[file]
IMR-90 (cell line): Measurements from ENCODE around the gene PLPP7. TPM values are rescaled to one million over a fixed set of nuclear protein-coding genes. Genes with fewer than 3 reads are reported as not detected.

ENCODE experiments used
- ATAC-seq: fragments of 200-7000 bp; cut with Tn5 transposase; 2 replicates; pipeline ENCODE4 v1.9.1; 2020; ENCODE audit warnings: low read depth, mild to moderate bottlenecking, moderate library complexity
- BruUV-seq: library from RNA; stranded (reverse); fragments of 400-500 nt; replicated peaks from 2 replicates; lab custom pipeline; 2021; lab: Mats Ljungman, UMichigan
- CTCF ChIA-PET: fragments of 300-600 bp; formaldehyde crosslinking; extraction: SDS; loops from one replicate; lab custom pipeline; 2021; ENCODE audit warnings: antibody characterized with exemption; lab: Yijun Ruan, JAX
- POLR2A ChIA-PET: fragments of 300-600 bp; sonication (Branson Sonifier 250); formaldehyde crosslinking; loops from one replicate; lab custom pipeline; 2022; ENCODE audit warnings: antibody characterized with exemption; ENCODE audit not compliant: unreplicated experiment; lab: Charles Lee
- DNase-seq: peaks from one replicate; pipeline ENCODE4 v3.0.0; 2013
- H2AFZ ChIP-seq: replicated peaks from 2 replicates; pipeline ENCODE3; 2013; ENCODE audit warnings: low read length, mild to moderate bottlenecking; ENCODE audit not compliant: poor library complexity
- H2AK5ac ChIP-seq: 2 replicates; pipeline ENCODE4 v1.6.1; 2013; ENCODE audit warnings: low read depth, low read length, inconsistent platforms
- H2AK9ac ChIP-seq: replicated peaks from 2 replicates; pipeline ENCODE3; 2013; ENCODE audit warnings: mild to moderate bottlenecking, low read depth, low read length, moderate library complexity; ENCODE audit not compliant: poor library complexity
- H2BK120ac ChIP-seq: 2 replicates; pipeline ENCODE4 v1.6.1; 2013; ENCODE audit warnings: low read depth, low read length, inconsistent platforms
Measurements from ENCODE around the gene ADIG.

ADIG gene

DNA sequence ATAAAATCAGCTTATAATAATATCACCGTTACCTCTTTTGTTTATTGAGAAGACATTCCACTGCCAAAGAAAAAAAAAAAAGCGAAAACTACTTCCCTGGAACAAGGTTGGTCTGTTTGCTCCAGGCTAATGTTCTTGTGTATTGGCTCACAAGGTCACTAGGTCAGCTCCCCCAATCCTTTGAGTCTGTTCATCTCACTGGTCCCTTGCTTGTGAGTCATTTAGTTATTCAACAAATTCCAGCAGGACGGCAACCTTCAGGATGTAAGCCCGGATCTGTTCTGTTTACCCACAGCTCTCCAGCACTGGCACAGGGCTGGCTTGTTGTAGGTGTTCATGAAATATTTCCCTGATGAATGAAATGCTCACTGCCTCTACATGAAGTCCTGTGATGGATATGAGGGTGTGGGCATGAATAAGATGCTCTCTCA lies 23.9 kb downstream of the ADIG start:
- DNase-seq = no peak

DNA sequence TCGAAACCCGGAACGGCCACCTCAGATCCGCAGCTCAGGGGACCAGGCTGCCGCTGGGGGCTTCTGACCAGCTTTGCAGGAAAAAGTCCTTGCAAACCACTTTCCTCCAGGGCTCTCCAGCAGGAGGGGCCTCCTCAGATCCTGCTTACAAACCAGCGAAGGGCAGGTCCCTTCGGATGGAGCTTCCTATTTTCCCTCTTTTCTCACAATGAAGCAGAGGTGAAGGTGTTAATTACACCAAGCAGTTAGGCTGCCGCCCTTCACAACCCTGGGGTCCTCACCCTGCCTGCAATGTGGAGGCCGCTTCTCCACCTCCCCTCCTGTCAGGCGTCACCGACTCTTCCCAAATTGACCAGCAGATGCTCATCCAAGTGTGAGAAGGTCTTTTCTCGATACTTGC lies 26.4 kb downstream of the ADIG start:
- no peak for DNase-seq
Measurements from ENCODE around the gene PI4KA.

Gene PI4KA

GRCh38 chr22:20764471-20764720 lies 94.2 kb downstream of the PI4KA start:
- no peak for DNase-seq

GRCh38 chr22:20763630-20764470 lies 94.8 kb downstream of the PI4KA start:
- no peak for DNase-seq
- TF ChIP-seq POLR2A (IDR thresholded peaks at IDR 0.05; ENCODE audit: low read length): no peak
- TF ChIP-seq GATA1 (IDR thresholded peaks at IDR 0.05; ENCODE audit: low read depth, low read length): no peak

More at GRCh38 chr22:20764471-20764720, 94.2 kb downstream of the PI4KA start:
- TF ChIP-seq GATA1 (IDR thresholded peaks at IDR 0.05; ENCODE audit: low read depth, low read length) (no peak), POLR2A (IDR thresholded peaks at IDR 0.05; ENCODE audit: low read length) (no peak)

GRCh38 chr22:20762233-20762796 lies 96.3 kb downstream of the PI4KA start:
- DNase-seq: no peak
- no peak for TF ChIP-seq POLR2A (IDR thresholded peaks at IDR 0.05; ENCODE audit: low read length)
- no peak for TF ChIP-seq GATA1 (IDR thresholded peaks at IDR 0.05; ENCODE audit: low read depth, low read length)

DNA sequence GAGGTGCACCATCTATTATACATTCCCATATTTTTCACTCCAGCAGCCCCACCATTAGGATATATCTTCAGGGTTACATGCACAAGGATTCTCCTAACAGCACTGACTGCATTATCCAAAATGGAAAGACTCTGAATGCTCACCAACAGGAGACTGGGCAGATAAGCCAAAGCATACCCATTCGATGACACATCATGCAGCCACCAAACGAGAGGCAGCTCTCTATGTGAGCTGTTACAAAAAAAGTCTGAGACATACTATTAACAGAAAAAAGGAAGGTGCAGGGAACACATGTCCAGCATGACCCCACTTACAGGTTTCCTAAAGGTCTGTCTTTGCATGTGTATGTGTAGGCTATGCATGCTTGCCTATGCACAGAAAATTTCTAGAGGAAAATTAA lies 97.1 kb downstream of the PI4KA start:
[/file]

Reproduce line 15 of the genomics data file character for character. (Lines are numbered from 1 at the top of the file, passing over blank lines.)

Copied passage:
- DNase-seq = no peak